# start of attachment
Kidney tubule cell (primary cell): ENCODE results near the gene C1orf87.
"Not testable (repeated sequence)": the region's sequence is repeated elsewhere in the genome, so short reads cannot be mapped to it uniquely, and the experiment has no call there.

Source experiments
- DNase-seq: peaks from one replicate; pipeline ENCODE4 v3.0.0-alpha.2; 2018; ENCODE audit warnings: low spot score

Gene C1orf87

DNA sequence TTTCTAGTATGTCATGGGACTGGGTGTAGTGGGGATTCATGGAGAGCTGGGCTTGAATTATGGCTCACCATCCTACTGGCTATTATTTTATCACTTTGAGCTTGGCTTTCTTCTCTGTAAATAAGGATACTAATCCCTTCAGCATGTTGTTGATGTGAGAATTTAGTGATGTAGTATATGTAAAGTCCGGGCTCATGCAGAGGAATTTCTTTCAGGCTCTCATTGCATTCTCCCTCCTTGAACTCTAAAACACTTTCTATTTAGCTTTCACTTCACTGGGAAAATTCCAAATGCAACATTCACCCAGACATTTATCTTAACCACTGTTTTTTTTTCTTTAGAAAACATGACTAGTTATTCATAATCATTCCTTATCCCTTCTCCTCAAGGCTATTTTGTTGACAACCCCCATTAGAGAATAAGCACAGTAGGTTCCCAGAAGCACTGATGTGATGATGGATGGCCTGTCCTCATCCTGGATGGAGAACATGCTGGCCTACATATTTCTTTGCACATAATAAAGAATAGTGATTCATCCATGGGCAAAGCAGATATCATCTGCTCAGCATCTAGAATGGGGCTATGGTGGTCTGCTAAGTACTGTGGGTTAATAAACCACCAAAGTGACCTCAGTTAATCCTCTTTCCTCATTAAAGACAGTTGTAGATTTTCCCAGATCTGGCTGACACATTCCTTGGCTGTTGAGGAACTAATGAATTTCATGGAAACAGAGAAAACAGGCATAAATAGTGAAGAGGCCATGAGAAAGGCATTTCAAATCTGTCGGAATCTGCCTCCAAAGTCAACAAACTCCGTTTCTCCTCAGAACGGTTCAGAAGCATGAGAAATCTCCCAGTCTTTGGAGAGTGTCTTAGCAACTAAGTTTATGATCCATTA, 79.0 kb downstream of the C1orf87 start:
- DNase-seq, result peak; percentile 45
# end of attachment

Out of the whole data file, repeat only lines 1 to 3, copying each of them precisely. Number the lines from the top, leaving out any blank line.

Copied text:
Kidney tubule cell (primary cell): ENCODE results near the gene C1orf87.
"Not testable (repeated sequence)": the region's sequence is repeated elsewhere in the genome, so short reads cannot be mapped to it uniquely, and the experiment has no call there.

Source experiments